Senate Floor Speech
September 18, 2014
“I came to the U.S. Senate primarily motivated by many different things, but one of the things that truly motivated me is the fiscal state of our country. The fear that our current spending patterns are not just unsustainable but threaten our future. In fact, impede our ability to achieve what I believe is our destiny – another American century. And that’s why each time I have been here that I’ve had an opportunity to be placed before me a vote on a short-term spending matter, I voted against them. Because I felt that they ignored our long-term problems of spending in this country and did not deal with them in a responsible way.
“Once again, today we’re confronted with a short-term spending bill that we are asked to approve. Otherwise, the government will shut down and the world will stop spinning. But today’s question’s a little different from the ones that have been posed to us in the past. For the one before us today has deeply embedded in it an issue of national security. For the better part of three years, I’ve argued that what’s happening in Syria is in our national interests, and many, quite frankly, in my own party but also in the White House disagreed with my view. They felt that it was a regional conflict or one that could be handled by leading from behind, and so from that time until today, we have largely watched as the events have unfolded in Syria, without carefully explaining to the American people why we should care.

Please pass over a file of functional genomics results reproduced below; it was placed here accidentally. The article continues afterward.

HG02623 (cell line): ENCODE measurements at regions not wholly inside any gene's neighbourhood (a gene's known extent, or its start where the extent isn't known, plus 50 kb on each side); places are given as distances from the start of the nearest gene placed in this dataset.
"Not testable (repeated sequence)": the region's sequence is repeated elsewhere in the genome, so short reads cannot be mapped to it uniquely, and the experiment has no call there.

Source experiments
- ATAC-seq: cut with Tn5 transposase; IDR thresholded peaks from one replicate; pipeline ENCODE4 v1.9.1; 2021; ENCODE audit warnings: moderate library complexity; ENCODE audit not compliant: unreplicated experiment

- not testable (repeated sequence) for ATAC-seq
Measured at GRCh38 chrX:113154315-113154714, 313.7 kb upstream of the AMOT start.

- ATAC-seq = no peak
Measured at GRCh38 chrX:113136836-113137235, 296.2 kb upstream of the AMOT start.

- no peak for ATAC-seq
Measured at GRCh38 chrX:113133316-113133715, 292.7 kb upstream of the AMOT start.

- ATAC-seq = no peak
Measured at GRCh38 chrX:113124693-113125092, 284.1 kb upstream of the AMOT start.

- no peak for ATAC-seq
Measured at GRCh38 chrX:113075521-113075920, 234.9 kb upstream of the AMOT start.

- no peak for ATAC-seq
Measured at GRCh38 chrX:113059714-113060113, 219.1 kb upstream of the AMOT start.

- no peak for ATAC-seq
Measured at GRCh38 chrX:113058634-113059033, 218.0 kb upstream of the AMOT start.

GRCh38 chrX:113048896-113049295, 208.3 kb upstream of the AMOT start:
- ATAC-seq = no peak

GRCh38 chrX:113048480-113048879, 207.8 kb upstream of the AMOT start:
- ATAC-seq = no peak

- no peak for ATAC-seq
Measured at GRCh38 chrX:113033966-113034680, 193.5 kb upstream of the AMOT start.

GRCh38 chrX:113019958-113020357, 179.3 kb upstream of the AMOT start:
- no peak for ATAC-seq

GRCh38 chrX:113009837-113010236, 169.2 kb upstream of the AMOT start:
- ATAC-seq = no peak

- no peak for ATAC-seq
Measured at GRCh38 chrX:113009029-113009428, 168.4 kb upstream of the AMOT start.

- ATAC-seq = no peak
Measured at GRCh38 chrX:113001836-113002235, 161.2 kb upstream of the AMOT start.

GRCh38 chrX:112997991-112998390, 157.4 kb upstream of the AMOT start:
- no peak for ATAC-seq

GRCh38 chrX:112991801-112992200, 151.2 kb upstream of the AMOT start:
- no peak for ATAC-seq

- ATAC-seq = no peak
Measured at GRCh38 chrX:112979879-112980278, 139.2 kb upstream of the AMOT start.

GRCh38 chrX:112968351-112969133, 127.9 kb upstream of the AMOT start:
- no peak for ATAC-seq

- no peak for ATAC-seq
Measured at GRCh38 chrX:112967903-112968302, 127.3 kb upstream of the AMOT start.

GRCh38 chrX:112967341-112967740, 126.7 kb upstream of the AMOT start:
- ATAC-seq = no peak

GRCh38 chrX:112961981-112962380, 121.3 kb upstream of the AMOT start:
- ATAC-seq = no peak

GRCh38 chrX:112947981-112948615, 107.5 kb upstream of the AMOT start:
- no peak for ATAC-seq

“But I believed then, and I think have been proven right by recent events, that what happened in Syria and what was happening in Syria was in our national interest. Because if we fail to influence the direction of that situation, it would leave open a space for radical jihadists from all over the world to establish an operational space from which they could carry out their plots – not just against us, but all free and freedom-loving and peace-loving people in the world. And sadly that’s what’s happened in Syria.”
“I say this to you without a shadow of a doubt, as I said weeks ago: if we do not confront and defeat ISIL now, we will have to do so later. And it will take a lot longer, it will be much costlier and even more painful. We will confront ISIL one way or the other, and I believe the sooner the better. What we are asked to do now is approve funding to arm moderate rebel elements in Syria. There is no guarantee of success. There is none. But there is a guarantee of failure if we do not even try. And try we must. For one fundamental reason – if we fail to approve this, the nations of that region will say that America’s not truly engaged, that Americans are willing to talk about this, but are not willing to do anything about it.
“And so despite my concerns about the underlying bill and the budgeting that it entails, I will support this resolution. Because I think it’s in the best interest of our national security.”